Ward Six Council Member Dan Bostrom was absent for the votes.

After the council votes, Mayor Chris Coleman issued a statement saying that the day had marked “a huge milestone for St. Paul and the entire region.” The mayor also said the votes bring St. Paul “one step closer to seeing incredible redevelopment in the heart of the Twin Cities—made possible by the catalyst of this proposed stadium—and one step closer to bringing Major League Soccer to Minnesota.”

The stadium site plan covers the 16-acre stadium site, indicating where streets, parking, rain garden, sidewalks, bicycle accommodations, a transit drop-off plaza and green space will be. It also lays out some details on the development of the 20,000-seat stadium. The Midway Center master plan is more visionary, with an ambitious scenario of mixed-use redevelopment.

The council approvals also set plat boundary lines and made a technical zoning change to allow a stadium in a traditional neighborhood-zoned property. Those and recent Planning Commission approval of two technical amendments to the stadium site plan complete city approvals, for now.

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Hamline Station Open-House 70 slider

Hamline Station open house celebrates project completion

Posted on 05 September 2016 by Calvin

Story and photos by MARGIE O’LOUGHLIN
While Hamline Station is currently full, interested persons can call property managers Ifrah or Brian at 651-846-9810 to add their names to the waiting list.

Hamline Station Open-House 70Photo right: The Hamline Station housing and retail complex at the corner of Hamline and University avenues is up and running. Funders, supporters, and residents celebrated with an open house in August. All 108 apartments have been filled, and the ground level retail spaces are ready to lease. Hamline Station is a mixed-income housing complex, with rents aimed at 50-60% of the area median income. Fourteen units are set aside for families and individuals earning 30% of the area median income. Section 8 vouchers are accepted. Hamline Station sits on the former site of Midway Chevrolet, a property which had been abandoned for years.

Hamline Station Open-House 35Photo left: Hamline Station, 1333 University Ave., is a project of Project for Pride in Living (PPL). Speaking from the podium, executive director Paul Williams noted, “With its $25,000,000 budget and multiple funders, this is one of the most complicated projects PPL has ever done. We are thrilled to be part of the over-all development of ‘life beyond the rail.’”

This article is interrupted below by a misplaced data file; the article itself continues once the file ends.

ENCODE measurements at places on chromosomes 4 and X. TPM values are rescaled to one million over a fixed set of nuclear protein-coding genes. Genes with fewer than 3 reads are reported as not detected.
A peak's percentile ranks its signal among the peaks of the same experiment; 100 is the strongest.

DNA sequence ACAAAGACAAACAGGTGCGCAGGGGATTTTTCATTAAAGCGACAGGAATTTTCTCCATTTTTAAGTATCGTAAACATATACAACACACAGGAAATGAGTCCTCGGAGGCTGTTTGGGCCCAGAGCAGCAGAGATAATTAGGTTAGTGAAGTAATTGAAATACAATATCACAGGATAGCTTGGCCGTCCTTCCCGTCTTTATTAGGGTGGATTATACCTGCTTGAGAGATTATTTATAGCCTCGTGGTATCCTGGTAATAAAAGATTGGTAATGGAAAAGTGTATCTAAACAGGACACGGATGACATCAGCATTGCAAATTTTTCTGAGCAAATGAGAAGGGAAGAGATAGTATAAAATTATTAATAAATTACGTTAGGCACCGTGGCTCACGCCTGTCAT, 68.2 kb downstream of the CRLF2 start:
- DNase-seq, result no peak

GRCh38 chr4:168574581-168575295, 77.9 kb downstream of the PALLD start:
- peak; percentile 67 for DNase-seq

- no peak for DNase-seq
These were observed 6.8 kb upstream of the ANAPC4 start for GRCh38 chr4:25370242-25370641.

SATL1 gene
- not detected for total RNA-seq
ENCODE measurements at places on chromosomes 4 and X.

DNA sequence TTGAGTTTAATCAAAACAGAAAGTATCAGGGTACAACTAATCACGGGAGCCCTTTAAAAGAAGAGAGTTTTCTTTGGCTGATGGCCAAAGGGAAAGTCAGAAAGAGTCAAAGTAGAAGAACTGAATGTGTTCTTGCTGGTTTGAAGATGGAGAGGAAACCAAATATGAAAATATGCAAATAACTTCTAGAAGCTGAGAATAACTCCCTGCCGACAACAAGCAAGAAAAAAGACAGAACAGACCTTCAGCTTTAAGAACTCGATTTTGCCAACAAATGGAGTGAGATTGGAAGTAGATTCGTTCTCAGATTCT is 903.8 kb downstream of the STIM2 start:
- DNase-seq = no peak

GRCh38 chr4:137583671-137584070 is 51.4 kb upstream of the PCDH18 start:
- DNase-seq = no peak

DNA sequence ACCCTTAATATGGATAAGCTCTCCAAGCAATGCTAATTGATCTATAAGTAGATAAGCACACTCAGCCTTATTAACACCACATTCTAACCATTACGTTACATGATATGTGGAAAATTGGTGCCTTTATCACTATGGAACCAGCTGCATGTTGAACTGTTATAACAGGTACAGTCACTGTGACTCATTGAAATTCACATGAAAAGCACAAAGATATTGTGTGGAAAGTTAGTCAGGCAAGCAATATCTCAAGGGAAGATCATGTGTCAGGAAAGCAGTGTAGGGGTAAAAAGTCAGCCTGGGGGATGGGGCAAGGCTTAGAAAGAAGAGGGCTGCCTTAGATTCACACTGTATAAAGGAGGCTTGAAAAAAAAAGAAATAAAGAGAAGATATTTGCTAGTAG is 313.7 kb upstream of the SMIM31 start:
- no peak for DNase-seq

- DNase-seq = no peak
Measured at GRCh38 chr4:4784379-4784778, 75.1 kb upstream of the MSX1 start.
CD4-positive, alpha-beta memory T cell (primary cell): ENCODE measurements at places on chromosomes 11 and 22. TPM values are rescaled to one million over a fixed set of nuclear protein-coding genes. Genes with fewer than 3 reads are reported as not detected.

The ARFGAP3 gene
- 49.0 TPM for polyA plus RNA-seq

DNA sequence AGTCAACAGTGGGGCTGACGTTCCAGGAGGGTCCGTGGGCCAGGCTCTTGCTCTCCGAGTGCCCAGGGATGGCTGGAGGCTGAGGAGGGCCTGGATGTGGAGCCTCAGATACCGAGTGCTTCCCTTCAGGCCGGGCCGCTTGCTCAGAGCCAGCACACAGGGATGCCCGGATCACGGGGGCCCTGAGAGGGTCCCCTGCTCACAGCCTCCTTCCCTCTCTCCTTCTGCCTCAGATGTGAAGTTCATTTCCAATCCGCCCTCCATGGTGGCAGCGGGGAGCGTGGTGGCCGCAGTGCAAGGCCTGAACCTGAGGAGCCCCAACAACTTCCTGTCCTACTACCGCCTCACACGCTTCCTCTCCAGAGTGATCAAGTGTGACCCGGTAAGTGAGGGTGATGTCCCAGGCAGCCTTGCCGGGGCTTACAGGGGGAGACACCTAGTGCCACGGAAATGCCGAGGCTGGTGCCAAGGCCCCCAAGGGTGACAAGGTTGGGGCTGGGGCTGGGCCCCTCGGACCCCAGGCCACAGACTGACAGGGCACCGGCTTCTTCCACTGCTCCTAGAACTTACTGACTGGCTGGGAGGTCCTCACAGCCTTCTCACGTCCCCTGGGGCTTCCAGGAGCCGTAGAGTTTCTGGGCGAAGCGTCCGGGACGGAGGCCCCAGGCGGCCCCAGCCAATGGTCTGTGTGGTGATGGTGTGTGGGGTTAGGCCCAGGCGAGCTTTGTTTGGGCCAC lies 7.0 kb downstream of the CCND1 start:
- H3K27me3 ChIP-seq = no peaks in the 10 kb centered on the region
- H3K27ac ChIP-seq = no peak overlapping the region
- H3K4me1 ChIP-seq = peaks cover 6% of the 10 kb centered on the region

Hamline Station Open-House 18Photo right: PPL’s vice president of development and external affairs, Joanne Kosciolek, said, “We received more than 600 inquiries for the available units. That really speaks to the need for affordable housing in this location, where we have great access to jobs all along the Green Line. We’ve had zero turn over since residents started moving in last December when Phase 1 was completed.”

Hamline Station Open-House 42Photo left: St. Paul Mayor Chris Coleman referred to Hamline Station as, “the ultimate in transit-oriented development.” The main floor of the West Building, pictured behind Mayor Coleman, has 14,000 square feet of commercial space now ready for build-out.

Hamline Station Open-House 54Photo right: Featured speakers (left to right), Mayor Chris Coleman, Mary Tingerthal, commissioner of the Minnesota Housing Finance Agency, Hamline Station resident Rejeanna Hill, and PPL executive director Paul Williams.

Hamline Station Open-House 68Photo left: Hamline Station resident Rejeanna Hill, said, “When we moved in, the Green Line was our limo. My husband Matt lost his vision four years ago, and living here has given him back a sense of freedom. The staff is wonderful; we feel respected here, and we feel safe.”

Hamline Station Open-House 09



Photo right: Amenities for residents include the use of the community room (pictured here), a community plaza between the East and West Buildings, 96 underground and 42 surface parking spaces, a playground for children, and a soon-to-be-completed fitness room. The buildings’ state-of-the-art security system provides 24-hour surveillance.


Hamline Station Open-House 62Photo left: US Bank was the project investment banker. Elness Swenson Graham Architects created the design. Anderson Companies built Hamline Station. PPL will continue to provide on-site property management. As PPL executive director Paul Williams said, “It takes a village to raise a building!” Williams pointed out that Hamline Station is a great place to live–and more. As one example, he thanked the Central Corridor Funders Collaborative for a recent $190, 000 grant to finance an employment and training module for residents of Hamline Station. This and many other supportive services are being put in place for those who wish to use them.